This activity is suitable for individuals or small groups. We can work with a group of volunteers to run a litter cleanup event or we can train an individual or a family to conduct self-led cleanups. 

Please email us at or call 415.945.1169 to sign-up. Contact us to schedule an orientation, and to pick up sanitized gear. Once you have completed the orientation, you may hunt for litter whenever you are out on the watershed.

Watershed ambassadors stand behind a table, with the One Tam van in the background, and share information with a visitor.

Marin Water collaborates with One Tam and partners like Slow & Say Hello to share updates about park programs and events. Staff and volunteer ambassadors are stationed with the One Tam mobile visitor center – aka the Tam van - at various locations on and off the mountain. They are a great presence and resource, serving and engaging our community. Ambassadors strengthen our ties with the passionate community of trail runners, hikers, nature seekers, and other user groups. Watershed Ambassadors receive public outreach training which includes communication strategies, developing outreach goals, and resources on timely topics. Please contact us if you would like to receive training to become an Ambassador.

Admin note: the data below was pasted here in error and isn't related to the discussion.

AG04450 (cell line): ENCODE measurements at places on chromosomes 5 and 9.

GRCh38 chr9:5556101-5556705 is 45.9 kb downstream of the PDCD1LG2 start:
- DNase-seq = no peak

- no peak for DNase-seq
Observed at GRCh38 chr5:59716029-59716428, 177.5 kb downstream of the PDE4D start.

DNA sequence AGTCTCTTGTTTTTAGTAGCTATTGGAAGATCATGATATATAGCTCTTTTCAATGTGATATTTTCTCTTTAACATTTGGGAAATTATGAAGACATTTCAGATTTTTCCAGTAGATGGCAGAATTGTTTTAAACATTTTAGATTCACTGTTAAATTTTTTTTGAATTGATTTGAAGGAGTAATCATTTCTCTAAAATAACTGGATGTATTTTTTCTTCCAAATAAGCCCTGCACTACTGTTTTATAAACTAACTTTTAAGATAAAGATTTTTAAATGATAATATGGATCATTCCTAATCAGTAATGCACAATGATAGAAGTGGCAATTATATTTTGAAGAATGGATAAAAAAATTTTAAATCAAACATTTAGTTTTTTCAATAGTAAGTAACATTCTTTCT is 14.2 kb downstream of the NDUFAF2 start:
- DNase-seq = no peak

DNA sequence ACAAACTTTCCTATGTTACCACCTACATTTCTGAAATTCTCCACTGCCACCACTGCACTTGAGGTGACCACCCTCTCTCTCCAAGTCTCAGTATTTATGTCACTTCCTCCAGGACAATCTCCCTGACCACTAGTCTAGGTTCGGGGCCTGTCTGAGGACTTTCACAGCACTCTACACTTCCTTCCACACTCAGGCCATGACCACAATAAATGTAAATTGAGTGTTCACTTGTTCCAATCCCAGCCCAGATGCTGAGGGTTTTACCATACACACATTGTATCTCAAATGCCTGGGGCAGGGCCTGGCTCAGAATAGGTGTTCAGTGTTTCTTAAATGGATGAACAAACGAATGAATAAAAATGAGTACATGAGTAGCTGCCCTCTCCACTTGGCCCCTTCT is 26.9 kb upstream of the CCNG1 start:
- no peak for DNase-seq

Community science volunteers play a critical role in this study by pinning, sorting, and labeling specimens collected from the field. Join us to learn more about Marin’s winged pollinators and gain skills in scientific collections management and insect identification. To comply with COVID-19 safety protocols, these events are limited to 12 pre-registered individuals. For more information, or to sign up as a volunteer, visit One Tam's website: 

One Tam continues to monitor and understand more about Mt. Tamalpais’ wild bees and other pollinators. This work stems from One Tam's Peak Health report. The initial survey from 2017 yielded remarkable results, recording 32 genera and 122 bee species from 20 sites managed by Marin Water and California State Parks! 

Marin Water is enlisting the help of community scientists to protect the western pond turtle by monitoring habitat conditions, recording their behavior, and educating the public during the spring when they are most visible. Volunteer Turtle Observers collect valuable data on native and non-native turtles that will help determine the management of these species.

Volunteers that have not previously participated in the program are required to attend trainings in February. The program runs from February through May.

We will teach volunteers how to identify the different species of turtles known to inhabit the lakes, get instructions on observation and data recording protocols, and practice strategies for communicating with the public.

This is a great family activity! Once you have completed the two trainings you may visit the watershed at any time to view the turtles. There are several locations where the turtles swim and they are most visible on nice, sunny days. An hour is usually enough time to search for, observe, and record a population of turtles. We ask that all Observers will conduct at least three observational visits during the season.

Please contact us at or 415.945.1128 for more information.